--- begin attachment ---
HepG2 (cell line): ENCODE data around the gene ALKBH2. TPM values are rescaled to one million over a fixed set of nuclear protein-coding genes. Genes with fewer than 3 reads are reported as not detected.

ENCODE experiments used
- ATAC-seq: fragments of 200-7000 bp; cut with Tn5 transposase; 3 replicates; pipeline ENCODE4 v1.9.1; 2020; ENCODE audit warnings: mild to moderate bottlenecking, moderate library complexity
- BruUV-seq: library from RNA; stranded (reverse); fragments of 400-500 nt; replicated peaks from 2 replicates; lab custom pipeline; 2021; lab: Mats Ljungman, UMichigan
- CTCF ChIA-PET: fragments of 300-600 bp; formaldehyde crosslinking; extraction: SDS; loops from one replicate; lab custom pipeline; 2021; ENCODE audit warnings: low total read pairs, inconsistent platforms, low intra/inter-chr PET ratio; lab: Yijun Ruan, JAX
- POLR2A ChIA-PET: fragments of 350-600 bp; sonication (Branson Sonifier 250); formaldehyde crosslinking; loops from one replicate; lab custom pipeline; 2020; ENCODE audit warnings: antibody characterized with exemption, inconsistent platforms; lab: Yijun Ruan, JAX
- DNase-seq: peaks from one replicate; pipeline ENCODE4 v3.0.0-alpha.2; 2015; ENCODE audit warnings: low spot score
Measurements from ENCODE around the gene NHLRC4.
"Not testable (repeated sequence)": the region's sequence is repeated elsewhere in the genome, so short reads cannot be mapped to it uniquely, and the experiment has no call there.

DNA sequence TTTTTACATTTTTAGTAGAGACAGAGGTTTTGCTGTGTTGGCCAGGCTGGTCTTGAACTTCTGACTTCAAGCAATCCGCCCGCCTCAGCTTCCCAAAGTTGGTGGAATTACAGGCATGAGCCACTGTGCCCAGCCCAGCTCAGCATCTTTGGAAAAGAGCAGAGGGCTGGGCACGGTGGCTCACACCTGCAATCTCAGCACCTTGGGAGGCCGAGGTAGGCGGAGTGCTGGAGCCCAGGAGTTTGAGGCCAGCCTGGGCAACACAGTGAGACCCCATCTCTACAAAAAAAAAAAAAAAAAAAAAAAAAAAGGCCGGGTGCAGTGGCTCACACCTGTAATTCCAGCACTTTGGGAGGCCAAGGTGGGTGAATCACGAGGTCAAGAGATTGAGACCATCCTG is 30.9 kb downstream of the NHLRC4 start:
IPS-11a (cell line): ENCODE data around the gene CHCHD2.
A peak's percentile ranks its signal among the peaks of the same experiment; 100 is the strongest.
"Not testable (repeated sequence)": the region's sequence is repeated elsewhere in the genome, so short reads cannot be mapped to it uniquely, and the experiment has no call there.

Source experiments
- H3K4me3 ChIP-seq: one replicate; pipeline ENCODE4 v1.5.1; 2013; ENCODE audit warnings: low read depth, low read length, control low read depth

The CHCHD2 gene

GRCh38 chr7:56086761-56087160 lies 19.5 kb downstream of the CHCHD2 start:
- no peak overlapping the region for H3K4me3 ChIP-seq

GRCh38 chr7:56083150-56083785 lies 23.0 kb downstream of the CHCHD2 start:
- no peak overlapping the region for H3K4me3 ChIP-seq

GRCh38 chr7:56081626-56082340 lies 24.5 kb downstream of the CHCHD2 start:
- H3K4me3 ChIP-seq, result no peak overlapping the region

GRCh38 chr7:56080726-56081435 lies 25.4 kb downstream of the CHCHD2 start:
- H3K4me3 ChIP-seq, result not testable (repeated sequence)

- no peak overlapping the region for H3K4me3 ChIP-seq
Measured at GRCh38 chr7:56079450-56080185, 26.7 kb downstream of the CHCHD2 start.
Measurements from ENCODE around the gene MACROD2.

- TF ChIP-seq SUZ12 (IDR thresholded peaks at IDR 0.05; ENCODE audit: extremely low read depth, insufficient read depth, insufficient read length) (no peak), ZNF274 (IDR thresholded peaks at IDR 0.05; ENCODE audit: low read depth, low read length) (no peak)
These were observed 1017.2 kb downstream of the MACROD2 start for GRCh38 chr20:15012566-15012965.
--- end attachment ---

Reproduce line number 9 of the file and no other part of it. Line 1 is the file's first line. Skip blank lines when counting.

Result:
"Not testable (repeated sequence)": the region's sequence is repeated elsewhere in the genome, so short reads cannot be mapped to it uniquely, and the experiment has no call there.